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Michael Walzer wonders if Israel ‘will let me in’

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Here is an important item about the degree to which the Israeli government is alienating important friends in the west. Michael Walzer has been nothing less than an intellectual bulwark of loyalty to Israel among liberals who are not sure what to make of the country. The political theorist at Princeton’s Institute for Advanced Study has long mixed ardent support of Zionism with reservations about Israeli governance of Palestinians.

Well, Israel’s legislature just passed a travel ban against entry into the country by those who support boycotts of Israel or of the settlements; and Haaretz’s Taly Krupkin reports that 100 Jewish studies scholars “have signed a letter in which they threaten to refrain from visiting Israel in protest.” The letter, which urges the Israeli courts to overturn the law, has not yet been published. One of the organizers of the letter, David Biale of the University of California, a regular visitor to Israel, said, “They want to push us into boycotting Israel.”

Walzer is evidently one of those scholars. A longtime opponent of BDS (Boycott, Divestment and Sanctions) aimed at Israel, Walzer told Krupkin the new law strengthens the BDS movement in two ways, by eliminating the distinction between those who support boycotts aimed at the settlements and supporters of boycotts aimed at Israel, and by showing that the BDS movement is working:

“I can assure you that it will greatly help the BDS movement, people who are critical of the government and also critical of BDS may think that the government is scared, that BDS is working.  There will be people moving towards BDS, and I have already received emails from people who have been critical of the Israeli government but also of BDS, writing that at this point, we might as well join BDS”.

Walzer said that he doesn’t think BDS in the U.S. is a threat to Israel, though it has gained the support of “the left intelligentsia in Europe,” which “is hostile not just to the occupation, but to the existence of the Jewish State, which is very dangerous.”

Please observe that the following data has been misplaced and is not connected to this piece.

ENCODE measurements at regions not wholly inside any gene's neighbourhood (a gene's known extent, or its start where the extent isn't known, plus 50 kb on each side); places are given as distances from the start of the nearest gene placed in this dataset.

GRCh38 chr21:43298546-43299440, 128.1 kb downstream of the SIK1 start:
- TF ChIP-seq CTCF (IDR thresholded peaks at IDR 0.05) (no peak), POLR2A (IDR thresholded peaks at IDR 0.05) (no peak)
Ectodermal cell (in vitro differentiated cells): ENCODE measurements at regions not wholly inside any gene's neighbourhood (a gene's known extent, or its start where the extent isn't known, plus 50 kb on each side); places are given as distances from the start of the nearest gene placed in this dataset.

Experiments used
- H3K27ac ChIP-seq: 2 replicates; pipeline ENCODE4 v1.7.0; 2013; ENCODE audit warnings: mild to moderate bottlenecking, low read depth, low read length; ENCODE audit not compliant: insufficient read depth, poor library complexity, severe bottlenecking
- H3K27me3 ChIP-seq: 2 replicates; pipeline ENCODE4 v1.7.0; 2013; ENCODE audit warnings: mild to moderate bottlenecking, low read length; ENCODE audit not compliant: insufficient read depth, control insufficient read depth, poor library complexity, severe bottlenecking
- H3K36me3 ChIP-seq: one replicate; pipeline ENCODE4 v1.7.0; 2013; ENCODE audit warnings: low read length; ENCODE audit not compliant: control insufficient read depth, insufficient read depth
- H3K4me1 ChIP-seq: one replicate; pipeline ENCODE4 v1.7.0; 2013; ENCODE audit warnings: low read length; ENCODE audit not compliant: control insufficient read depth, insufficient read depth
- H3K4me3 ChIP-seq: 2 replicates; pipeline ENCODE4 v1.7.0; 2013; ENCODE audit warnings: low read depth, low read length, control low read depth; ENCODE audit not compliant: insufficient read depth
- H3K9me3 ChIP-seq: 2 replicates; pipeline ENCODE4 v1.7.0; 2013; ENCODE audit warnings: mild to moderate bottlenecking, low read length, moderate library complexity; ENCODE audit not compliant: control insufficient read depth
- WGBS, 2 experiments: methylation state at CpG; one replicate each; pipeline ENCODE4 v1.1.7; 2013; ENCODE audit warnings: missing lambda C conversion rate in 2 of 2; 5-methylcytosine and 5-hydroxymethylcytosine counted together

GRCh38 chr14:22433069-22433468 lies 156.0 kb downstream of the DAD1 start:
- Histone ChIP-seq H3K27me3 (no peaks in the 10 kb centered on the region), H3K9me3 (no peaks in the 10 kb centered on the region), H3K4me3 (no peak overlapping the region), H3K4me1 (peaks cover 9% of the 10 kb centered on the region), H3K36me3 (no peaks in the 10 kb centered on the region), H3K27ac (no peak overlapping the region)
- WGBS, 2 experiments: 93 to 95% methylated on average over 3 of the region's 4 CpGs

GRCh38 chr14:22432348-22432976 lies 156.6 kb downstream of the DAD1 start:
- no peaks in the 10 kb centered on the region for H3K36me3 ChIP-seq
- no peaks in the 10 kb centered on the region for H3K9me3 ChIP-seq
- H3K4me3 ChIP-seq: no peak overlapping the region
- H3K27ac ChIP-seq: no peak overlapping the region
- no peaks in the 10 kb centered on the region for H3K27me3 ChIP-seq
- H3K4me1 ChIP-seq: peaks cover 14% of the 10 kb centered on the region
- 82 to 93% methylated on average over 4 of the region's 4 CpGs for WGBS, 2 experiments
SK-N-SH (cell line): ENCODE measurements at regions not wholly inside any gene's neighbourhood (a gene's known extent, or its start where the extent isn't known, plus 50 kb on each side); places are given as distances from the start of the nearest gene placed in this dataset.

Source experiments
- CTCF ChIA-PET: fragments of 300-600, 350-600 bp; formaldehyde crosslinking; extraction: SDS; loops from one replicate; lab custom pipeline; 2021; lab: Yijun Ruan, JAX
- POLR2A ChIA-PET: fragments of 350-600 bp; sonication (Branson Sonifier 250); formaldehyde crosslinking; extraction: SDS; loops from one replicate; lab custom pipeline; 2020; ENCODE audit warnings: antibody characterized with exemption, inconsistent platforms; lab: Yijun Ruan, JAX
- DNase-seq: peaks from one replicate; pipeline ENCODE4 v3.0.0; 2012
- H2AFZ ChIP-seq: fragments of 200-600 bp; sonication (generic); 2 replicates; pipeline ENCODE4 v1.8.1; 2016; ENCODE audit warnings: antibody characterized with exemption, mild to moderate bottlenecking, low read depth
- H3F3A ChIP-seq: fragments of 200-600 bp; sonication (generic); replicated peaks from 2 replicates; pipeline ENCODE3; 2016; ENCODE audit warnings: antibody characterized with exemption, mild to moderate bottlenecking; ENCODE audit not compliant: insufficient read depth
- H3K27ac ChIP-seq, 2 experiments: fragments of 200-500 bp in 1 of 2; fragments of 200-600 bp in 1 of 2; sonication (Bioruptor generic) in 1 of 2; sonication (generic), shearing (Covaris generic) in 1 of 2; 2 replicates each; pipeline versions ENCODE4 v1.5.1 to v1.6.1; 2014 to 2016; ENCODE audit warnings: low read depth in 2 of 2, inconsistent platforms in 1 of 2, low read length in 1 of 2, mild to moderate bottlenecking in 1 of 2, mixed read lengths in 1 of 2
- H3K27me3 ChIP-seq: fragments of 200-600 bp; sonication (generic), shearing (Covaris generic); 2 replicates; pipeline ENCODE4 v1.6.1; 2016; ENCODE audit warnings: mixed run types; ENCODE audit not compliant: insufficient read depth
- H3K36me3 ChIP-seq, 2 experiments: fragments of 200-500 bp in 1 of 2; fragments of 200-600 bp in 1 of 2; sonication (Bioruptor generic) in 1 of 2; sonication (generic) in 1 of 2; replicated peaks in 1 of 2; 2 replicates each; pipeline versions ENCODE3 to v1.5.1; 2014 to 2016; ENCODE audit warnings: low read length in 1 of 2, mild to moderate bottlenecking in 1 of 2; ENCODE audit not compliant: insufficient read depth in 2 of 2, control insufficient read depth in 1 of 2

Then Walzer told Krupkin that though he has visited Israel every year, and taught at the Hebrew University, he doesn’t know if he will get in this time, because he has supported boycotting settlement goods.

“I wonder if they will let me in. I signed a letter calling for a boycott of goods from the occupied settlements but I have also been active in opposing BDS on campuses. I have been going to Israel every year starting from the 70s. I’m coming in June, and I would be very surprised and angry if they turn me away,” he said.

Walzer also told Krupkin that Israel’s need to shut down external critics is a very dangerous sign. Even France during the violent Algerian independence era didn’t go that far.

“I’m old enough to remember France during Algerian war, there was fierce opposition, and the opponents traveled to France. The French did not try to shut them out.”

For a discussion of why boycotting only the settlements fails to target the government that authorizes these settlements, see Yousef Munayyer’s argument at the New America:

I support full BDS, not partial BDS; because if you want to get Israeli state behavior to change, you must target the state not parts of the state or little hilltop settlements, but the state itself, until the decision makers come to a different conclusion than the conclusion that they have today, which is that the status quo is sustainable.

For a description of Walzer’s importance to the American Jewish understanding, see Jerome Slater’s critique of Walzer’s halfway-criticisms of the last Gaza onslaught:

For many years, Michael Walzer has been a significant obstacle to the possibility that the liberal American Jewish community—increasingly uneasy about Israel, but unsure what to believe—will realize that Israel is sliding into a moral, political, and perhaps, sooner or later, an existential catastrophe, which can only be arrested if it is forced to change its course as a result of the loss of its political, economic, and military support from the United States.

The fact that this scholar is now so alienated by the Israeli government is huge. We said here recently that the discourse of the conflict is polarized; and liberal Zionists are getting crunched between support for Greater Israel and the international campaign to delegitimize apartheid, with the need to choose one or the other. Walzer affirms that understanding when he says that some of his friends say, We might as well support BDS.

Thanks to James North. 

Philip Weiss

Philip Weiss is senior editor of and founded the site in 2005-06.

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16 Responses

  1. Eva Smagacz on March 11, 2017, 2:11 pm

    This is good news, although this may not feel like it for Prof. Michael Walzer.

    It requires him, and others in a similar position, (like Peter Beinart) to examine the origin, progress, aims and responses to BDS.